Tuesday August 30, 2016
By Maureen Schlangen
An exhibit of rare first editions of banned and challenged books - many of them children's classics - celebrates young people's freedom to read.
Starting Tuesday, Sept. 6, in the University of Dayton Roesch Library, an exhibit of 15 rare editions of popular children’s, teen and young-adult books will highlight attempts at censorship in the modern era and underline the American Library Association’s contention that “parents — and only parents — have the right and the responsibility to restrict the access of their children — and only their children — to library resources.”
The “Storytime Censored” exhibit, featuring selections from the Rose Rare Book Collection of Dayton-area collectors Stuart and Mimi Rose, coincides with the ALA’s Banned Books Week Sept. 25–Oct. 1. Launched in 1982, the week brings book challenges and bans into the public eye in defense of intellectual freedom — the right to seek and receive information from all points of view without restriction.
In most instances, the ALA says, people who challenge books’ circulation sincerely believe that censorship can improve society, protect children and restore what they may see as lost moral values. However, the ALA says, under the First Amendment, all have the right to read, view, listen to and disseminate constitutionally protected ideas, even if someone finds those ideas offensive.
The exhibit, which closes Sunday, Nov. 13, includes a first edition of 19th-century feminist Louisa May Alcott’s classic Little Women (1868), challenged early for its “radical” portrayal of Jo March, said to be one of the sassiest and smartest female characters in American literature, and by modern-day feminists who suggest it’s not radical enough — pandering to the “weaker sex” mentality and failing to empower girls to succeed.
The Hans Christian Andersen fairytaleThe Little Mermaid: Challenged as pornographic in 1994 for showing bare-chested mermaids. Other challenges criticized as “satanic” the transformation from a woman to half-fish. The item on display, Eventyr (Fairytale), is the first edition of an 1850 collection in Danish of 45 Andersen stories including The Little Mermaid.
The play Peter Pan and the subsequent book Peter and Wendy, by Sir James Matthew Barrie: Challenged for what has been called an offensive depiction of Tiger Lily and the Native American tribe living in Neverland. The item on view (1928) is a proof of the first edition of the play with revisions and annotations by Barrie throughout the 23-page dedication.
L. Frank Baum’sThe Wonderful Wizard of Oz: Challenges in the 1950s and ’60s typically involved criticism of “unwholesome and ungodly ideals” and depicting women in strong leadership roles. In the 1980s, fundamentalist Christian families argued against the depiction of benevolent witches and promoting the belief that essential human attributes were “individually developed rather than God-given.” The item on display (1900) is a first edition and the first state of the text, plates and binding.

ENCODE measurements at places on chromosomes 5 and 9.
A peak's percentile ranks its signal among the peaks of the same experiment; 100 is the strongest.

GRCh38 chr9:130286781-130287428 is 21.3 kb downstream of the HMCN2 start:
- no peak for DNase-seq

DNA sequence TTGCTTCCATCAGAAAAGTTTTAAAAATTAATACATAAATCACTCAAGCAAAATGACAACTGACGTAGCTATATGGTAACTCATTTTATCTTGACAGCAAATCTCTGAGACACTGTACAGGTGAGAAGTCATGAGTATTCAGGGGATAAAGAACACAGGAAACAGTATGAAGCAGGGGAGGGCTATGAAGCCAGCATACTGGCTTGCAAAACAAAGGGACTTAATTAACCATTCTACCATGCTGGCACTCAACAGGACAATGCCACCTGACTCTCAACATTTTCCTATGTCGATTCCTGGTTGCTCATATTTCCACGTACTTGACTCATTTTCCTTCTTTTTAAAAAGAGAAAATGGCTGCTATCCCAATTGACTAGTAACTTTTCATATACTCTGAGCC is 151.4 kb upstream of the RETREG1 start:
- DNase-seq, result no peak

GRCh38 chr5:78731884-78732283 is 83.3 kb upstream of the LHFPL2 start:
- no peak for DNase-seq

Roald Dahl’s James and the Giant Peach: Objections have included magical elements, references to drugs and alcohol and the encouragement of disobedience, along with complaints that some of the subject matter in the book — specifically the death of James’ parents and abuse by his aunts — is too scary. The book on display (1961) is a first edition, first printing.
J.K. Rowling’s Harry Potter books: Frequent fliers on the challenged-books list; objections most often come from parents and others concerned about the books’ alleged occult theme, religious viewpoint, anti-family themes and violence. The item on display (1997) is a first edition of Harry Potter and the Philosopher’s Stone, inscribed by the author.
Maurice Sendak’s Where the Wild Things Are: Won the Caldecott Medal for best picture book in 1964; challenges called the illustrations “too dark and frightening.” Objections also have included Max’s willful obstinance on the one hand and the abuse of being sent to bed without dinner on the other. The item on display (1963) is a first edition, first printing, inscribed by the author with an ink sketch of Max on the half title.
E. B. White’s Charlotte’s Web: Derided as blasphemous for its portrayal of animals as cogent and verbal, the 1953 Newbery Honor Book continues to be the subject of challenges and even a 2006 ban in Kansas. The item on display (1952) is a first edition.
Roesch Library is on the University of Dayton campus near Stewart and Brown streets. The gallery is open during Roesch Library’s public hours, 7:30 a.m. to 10 p.m. Monday through Thursday; 7:30 a.m. to 6 p.m. Friday; 10 a.m. to 6 p.m. Saturday; and 10 a.m. to 10 p.m. Sunday. Daytime visitors may acquire parking passes at the visitor center at College Park and L Street. Visitors may park in any single-letter lot without a permit from 7:30 to 10 p.m. Monday through Thursday and anytime between 4:30 p.m. Friday and 10 p.m. Sunday.
Use and follow the official hashtag #StorytimeCensored.
Sources: American Library Association, Ann Arbor Public Library, Christian Science Monitor, Harper College Library, the Smithsonian Institution, University of Tulsa, The Week.
— Maureen Schlangen, University Libraries e-scholarship and communications manager